Coalition of pharmacy, health groups urges Congress to address compliance
WASHINGTON Pointing out that “one-third to one-half of patients in the United States do not take their medications as prescribed,” a broad coalition of 27 healthcare organizations is appealing to lawmakers to tackle the stubborn problem of patient noncompliance in health-reform proposals now advancing in Congress.
In a letter to all members of the House and Senate, the National Association of Chain Drug Stores, the National Community Pharmacists Association, the American Pharmacists Association and 24 other groups on Tuesday urged lawmakers to include measures to address medication adherence in whatever bill emerges from the ongoing debate over health reform. Such measures are “critical to achieving improved healthcare quality and value,” the coalition noted.
“Costs resulting from nonadherence may be as high as $100 to $300 billion annually,” the coalition told members of Congress. “Research also shows that many patients face multiple barriers to taking their medications as directed.
“As such, addressing the problem will require multifaceted strategies and involve a diverse group of stakeholders,” the letter continued. “Doing so is a win-win … better health outcomes for patients and cost savings.”
The coalition urged lawmakers to incorporate five recommendations in legislation to improve patient adherence levels. They include:
- An explicit recognition of the “critical” importance of medication adherence and “appropriate medication use” in any legislation to improve health care and clinical outcomes
- Language to encourage greater coordination among all health providers “to engage the patient and other caregivers in developing and executing the care plan” for patients, particularly in light of “the important role that medications play in treating and managing illnesses”
- Provisions to foster the rapid adoption of health information technology, to “improve the flow of timely and complete information between patients and providers, and enable providers and payers to identify and address gaps in patients’ medication use”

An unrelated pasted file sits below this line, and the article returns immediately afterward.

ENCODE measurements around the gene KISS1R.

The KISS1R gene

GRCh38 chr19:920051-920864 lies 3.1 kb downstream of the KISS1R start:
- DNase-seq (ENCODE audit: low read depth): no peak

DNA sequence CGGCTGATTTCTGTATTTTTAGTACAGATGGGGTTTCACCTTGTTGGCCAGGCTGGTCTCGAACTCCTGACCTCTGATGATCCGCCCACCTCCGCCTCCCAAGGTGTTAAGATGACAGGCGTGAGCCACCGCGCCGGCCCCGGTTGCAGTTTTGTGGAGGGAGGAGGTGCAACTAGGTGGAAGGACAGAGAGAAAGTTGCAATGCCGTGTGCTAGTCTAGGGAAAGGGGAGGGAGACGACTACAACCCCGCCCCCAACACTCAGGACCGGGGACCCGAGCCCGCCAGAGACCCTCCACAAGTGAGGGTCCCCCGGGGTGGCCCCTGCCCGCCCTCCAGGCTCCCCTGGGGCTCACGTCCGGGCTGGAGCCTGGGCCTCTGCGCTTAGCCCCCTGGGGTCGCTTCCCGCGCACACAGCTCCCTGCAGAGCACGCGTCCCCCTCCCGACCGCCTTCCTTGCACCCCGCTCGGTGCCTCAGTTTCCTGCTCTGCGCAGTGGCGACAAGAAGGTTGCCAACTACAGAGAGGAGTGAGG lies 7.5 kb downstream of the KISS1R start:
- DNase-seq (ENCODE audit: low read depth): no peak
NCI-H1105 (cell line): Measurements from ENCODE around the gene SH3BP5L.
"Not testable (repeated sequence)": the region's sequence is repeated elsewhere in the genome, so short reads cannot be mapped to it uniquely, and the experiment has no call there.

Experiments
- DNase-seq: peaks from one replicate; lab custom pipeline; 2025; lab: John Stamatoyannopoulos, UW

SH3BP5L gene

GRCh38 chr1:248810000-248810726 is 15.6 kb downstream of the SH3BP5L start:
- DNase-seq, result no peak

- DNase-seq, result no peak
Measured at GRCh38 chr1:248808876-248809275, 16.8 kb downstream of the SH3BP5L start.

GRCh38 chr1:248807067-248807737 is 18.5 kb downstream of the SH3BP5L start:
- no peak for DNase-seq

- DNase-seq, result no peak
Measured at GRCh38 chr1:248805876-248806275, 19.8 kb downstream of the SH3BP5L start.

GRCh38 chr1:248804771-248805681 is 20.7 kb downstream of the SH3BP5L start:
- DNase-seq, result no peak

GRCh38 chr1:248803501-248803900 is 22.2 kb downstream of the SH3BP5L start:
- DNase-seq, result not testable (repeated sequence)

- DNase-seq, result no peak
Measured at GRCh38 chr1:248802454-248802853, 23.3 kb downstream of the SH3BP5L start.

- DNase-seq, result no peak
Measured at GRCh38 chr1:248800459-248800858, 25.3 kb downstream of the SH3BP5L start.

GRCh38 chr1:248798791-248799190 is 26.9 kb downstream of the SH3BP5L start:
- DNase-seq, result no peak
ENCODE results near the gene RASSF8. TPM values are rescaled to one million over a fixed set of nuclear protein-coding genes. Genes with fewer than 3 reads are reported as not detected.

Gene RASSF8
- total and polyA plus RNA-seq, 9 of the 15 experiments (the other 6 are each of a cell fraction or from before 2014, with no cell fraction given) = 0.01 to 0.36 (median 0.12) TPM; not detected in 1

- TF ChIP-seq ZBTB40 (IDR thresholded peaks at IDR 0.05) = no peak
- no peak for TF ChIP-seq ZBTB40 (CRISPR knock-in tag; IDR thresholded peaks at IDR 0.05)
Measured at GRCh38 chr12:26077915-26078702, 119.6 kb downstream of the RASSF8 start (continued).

- New programs to educate and engage patients in their own drug regimens, and “to help them better understand their conditions and treatments. These efforts also must support providers in effectively communicating the importance of following treatment plans, and in providing medication support services to patients and caregivers.”
- Funding additional research on drug adherence, “including a focus on the effectiveness of a wider range of interventions to improve adherence, as well as an analysis of the diverse factors, behaviors, costs and consequences related to poor adherence.”
Among the other organizations that signed onto the initiative were the Academy of Managed Care Pharmacy, the American Academy of Nursing, the American Association of Colleges of Pharmacy, the Food Marketing Institute, the Generic Pharmaceutical Association, the National Consumers League and the Pharmaceutical Researchers and Manufacturers of America.
FDA approves fifth H1N1 vaccine
ROCKVILLE, Md. The Food and Drug Administration on Monday announced that it has approved a fifth vaccine for protection against the 2009 H1N1 influenza virus, this one manufactured by ID Biomedical of Quebec, Canada, which is owned by GlaxoSmithKline.
As with the four previous H1N1 influenza vaccines licensed by the FDA on Sept. 15, ID Biomedical Corp. will manufacture its H1N1 vaccine using the established, licensed egg-based manufacturing process used for producing seasonal flu vaccine.
ID Biomedical’s H1N1 monovalent vaccine will be produced in multidose vials, in a formulation that contains thimerosal.
PCMA responds to drug price increase
WASHINGTON An article in The New York Times reporting that drug companies have dramatically increased the prices of drugs despite a decrease in the Consumer Price Index has prompted calls for biosimilars reform from an organization representing the nation’s pharmacy benefit managers.
The Pharmaceutical Care Management Association said that policy-makers should focus on creating a regulatory approval pathway for biosimilars instead of “shell games” to lower prescription drug costs. “Increased choice and competition generated by pharmacy benefit managers has been pivotal in driving prescription-drug trend to historic lows, while expanding consumers’ access to drug and pharmacy choices,” a statement by PCMA read.
The Times reported Sunday that while drug companies have promised to lower overall drug prices by $8 billion, wholesale prices of branded drugs increased by 9%, while the Consumer Price Index decreased by 1.3%.
The Pharmaceutical Research and Manufacturers of America criticized the article Monday, saying that drug companies determined drug prices independently based on such considerations as patent expirations and research and development costs, and that many PhRMA member companies had experienced flat or negative sales growth.